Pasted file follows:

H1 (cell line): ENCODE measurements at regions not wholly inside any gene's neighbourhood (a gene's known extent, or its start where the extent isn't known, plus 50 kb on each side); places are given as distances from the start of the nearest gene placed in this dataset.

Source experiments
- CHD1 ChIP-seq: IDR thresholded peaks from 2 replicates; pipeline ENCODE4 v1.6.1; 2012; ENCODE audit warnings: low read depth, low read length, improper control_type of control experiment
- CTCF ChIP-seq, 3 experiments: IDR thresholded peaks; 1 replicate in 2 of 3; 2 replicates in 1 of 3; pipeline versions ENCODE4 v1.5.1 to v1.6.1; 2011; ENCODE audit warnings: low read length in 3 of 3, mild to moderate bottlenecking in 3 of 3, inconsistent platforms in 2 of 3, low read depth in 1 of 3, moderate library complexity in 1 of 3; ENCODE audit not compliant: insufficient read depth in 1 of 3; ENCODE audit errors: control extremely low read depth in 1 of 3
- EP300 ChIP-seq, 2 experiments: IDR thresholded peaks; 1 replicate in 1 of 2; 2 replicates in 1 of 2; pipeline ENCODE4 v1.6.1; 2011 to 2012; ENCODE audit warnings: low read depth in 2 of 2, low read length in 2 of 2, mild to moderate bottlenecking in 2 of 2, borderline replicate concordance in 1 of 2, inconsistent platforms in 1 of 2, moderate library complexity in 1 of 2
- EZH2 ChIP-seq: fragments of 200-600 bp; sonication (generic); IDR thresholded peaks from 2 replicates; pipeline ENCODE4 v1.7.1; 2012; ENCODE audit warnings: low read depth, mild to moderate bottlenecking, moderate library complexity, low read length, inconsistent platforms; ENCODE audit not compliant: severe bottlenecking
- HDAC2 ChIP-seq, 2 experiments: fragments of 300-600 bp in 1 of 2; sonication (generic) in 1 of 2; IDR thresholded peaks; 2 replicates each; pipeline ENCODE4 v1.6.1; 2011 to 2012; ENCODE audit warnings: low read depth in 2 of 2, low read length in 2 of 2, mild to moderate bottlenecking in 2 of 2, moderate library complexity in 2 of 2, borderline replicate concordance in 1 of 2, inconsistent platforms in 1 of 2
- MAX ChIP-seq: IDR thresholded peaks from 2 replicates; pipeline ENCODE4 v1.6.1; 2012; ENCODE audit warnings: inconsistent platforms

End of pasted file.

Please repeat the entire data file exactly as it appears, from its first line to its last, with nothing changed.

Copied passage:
H1 (cell line): ENCODE measurements at regions not wholly inside any gene's neighbourhood (a gene's known extent, or its start where the extent isn't known, plus 50 kb on each side); places are given as distances from the start of the nearest gene placed in this dataset.

Source experiments
- CHD1 ChIP-seq: IDR thresholded peaks from 2 replicates; pipeline ENCODE4 v1.6.1; 2012; ENCODE audit warnings: low read depth, low read length, improper control_type of control experiment
- CTCF ChIP-seq, 3 experiments: IDR thresholded peaks; 1 replicate in 2 of 3; 2 replicates in 1 of 3; pipeline versions ENCODE4 v1.5.1 to v1.6.1; 2011; ENCODE audit warnings: low read length in 3 of 3, mild to moderate bottlenecking in 3 of 3, inconsistent platforms in 2 of 3, low read depth in 1 of 3, moderate library complexity in 1 of 3; ENCODE audit not compliant: insufficient read depth in 1 of 3; ENCODE audit errors: control extremely low read depth in 1 of 3
- EP300 ChIP-seq, 2 experiments: IDR thresholded peaks; 1 replicate in 1 of 2; 2 replicates in 1 of 2; pipeline ENCODE4 v1.6.1; 2011 to 2012; ENCODE audit warnings: low read depth in 2 of 2, low read length in 2 of 2, mild to moderate bottlenecking in 2 of 2, borderline replicate concordance in 1 of 2, inconsistent platforms in 1 of 2, moderate library complexity in 1 of 2
- EZH2 ChIP-seq: fragments of 200-600 bp; sonication (generic); IDR thresholded peaks from 2 replicates; pipeline ENCODE4 v1.7.1; 2012; ENCODE audit warnings: low read depth, mild to moderate bottlenecking, moderate library complexity, low read length, inconsistent platforms; ENCODE audit not compliant: severe bottlenecking
- HDAC2 ChIP-seq, 2 experiments: fragments of 300-600 bp in 1 of 2; sonication (generic) in 1 of 2; IDR thresholded peaks; 2 replicates each; pipeline ENCODE4 v1.6.1; 2011 to 2012; ENCODE audit warnings: low read depth in 2 of 2, low read length in 2 of 2, mild to moderate bottlenecking in 2 of 2, moderate library complexity in 2 of 2, borderline replicate concordance in 1 of 2, inconsistent platforms in 1 of 2
- MAX ChIP-seq: IDR thresholded peaks from 2 replicates; pipeline ENCODE4 v1.6.1; 2012; ENCODE audit warnings: inconsistent platforms